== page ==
Accuser vs. Victim

Posted by on August 29, 2015

Screen Shot 2015-04-08 at 9.29.53 AMApparently as a society we have devolved into a culture that labels our children that report being sexually assaulted “accusers”. How long will it take for the news media to quit using language to describe sexual assault that is totally dismissive of victims and supportive of offenders? It’s broadly known as victim blaming. Make it the victim’s fault and show what a great guy the offender is and always use language that softens the seriousness of the crime.

This week marked the conclusion of the trial of Owen Labrie in Concord, New Hampshire. He was accused of raping a fellow student when he was 18 and she was 15. Evidently at St. Paul’s Prep School there is a tradition called “Senior Salute” where senior boys try to take the virginity of freshman girls. Now if that is not predatory behavior I don’t know what is!

In reporting this story two CNN reporters, Aaron Cooper and Boris Sanchez labeled the 15 year old victim an accuser, not once, not twice, but six times! Virtually every time they spoke of her it was “the accuser.” I would like to ask Mr. Cooper, Mr. Sanchez, and the leadership at CNN News, at what point does someone become a victim in your minds? God forbid, but if your son or daughter were raped would you call them an accuser? Or would you hold and rock your baby as they cried away their fear and shame after surviving such a vile indignity?

The term of “accuser” used for a victim of sexual assault was brought into common usage in 2004 in the rape trial of Lakers basketball star Kobe Bryant. His lawyers made sure that label was used in every article and interview when describing Bryant’s alleged victims. It was a defense tactic to put the victim of a crime in a bad light and to create doubt.

There is no other crime where the reporting alleged victim is referred to as an accuser. I find it quite curious that as a culture we work so hard to discredit victims of sexual violence above any other crime. As in the case of Kobe Bryant the victim was put on trial here. This 16 year old victim was on the stand for an entire day defending herself.

At the same time it is quite interesting to note how much energy is put into showing what great guys the accused offenders are. In this article, the now convicted perpetrator is quoted as saying “I tried to be as polite as possible.” Oh, and he always carried a condom, as if that is some kind of evidence he is not a sexual predator.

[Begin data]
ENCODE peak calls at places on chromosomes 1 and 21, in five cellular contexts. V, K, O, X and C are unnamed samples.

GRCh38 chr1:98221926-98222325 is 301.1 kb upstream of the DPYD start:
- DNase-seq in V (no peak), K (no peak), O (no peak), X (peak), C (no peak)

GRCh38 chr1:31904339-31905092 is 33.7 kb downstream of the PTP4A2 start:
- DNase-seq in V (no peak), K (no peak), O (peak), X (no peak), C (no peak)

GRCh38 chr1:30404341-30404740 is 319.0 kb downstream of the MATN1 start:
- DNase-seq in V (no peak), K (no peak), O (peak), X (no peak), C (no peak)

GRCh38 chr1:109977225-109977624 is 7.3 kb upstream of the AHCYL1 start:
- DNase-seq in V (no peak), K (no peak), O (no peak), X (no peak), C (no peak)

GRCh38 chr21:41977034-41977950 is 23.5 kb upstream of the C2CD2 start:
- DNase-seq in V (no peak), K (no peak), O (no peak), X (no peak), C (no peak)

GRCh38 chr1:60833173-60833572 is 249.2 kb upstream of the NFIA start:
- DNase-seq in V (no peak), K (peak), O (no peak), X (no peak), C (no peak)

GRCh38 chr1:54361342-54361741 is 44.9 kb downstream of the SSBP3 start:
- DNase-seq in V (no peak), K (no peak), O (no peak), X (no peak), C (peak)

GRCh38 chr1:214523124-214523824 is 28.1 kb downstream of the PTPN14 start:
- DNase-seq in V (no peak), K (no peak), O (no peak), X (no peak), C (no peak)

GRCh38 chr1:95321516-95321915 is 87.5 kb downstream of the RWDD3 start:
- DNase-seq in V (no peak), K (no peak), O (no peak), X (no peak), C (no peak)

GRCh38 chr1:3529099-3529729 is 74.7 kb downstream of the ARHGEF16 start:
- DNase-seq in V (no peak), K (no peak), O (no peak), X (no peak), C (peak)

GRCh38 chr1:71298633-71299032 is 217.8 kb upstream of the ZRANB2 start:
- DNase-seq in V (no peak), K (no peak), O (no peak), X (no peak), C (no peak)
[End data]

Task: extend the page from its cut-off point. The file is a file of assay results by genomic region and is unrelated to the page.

In fairness to CNN News I found the term accuser used to describe this 16 year old rape victim on NBC News, People.com, NY Daily News, ABC News, The Washington Post and the NY Times. I’m sure there are many more. One would think the NY Times would know better after the reaction they got in 2011 for reporting that an 11 year old victim of gang rape in Texas by 18 men, “they said she dressed older than her age, wearing makeup and fashions more appropriate to a woman in her 20s. She would hang out with teenage boys at a playground, some said.” And then as if the perpetrators were duped by the child they asked “how could their young men have been drawn into such an act?”

After the jury’s verdict Friday, CNN’s Aaron Cooper and Boris Sanchez titled their article “Former prep school student acquitted of felony rape in split verdict.” As a point of fact, he was acquitted of felony rape. He was convicted of three counts of misdemeanor sexual assault, using a computer to lure a minor for sex (a felony), and child endangerment. The only news source I found that used the words “convicted of sex charges” was ABC News. Every other news source I checked used the word “acquitted.”

If this situation is ever going to change, every one of us must speak up when we see reporting of sex crimes that minimizes the severity of the crime or attempts to blame the victim. When the victims are named accusers or descriptive words are used like affair, relationship, fondle, inappropriate touch etc. when referring to rape or child sex abuse, call the authors on it. We must change our system of victim blaming and it is up to you and me to see that happens.

Randy Ellison

The CNN article as it originally appeared has been edited and a few of the more blatant offensive lines have been removed. In the future I will print the original.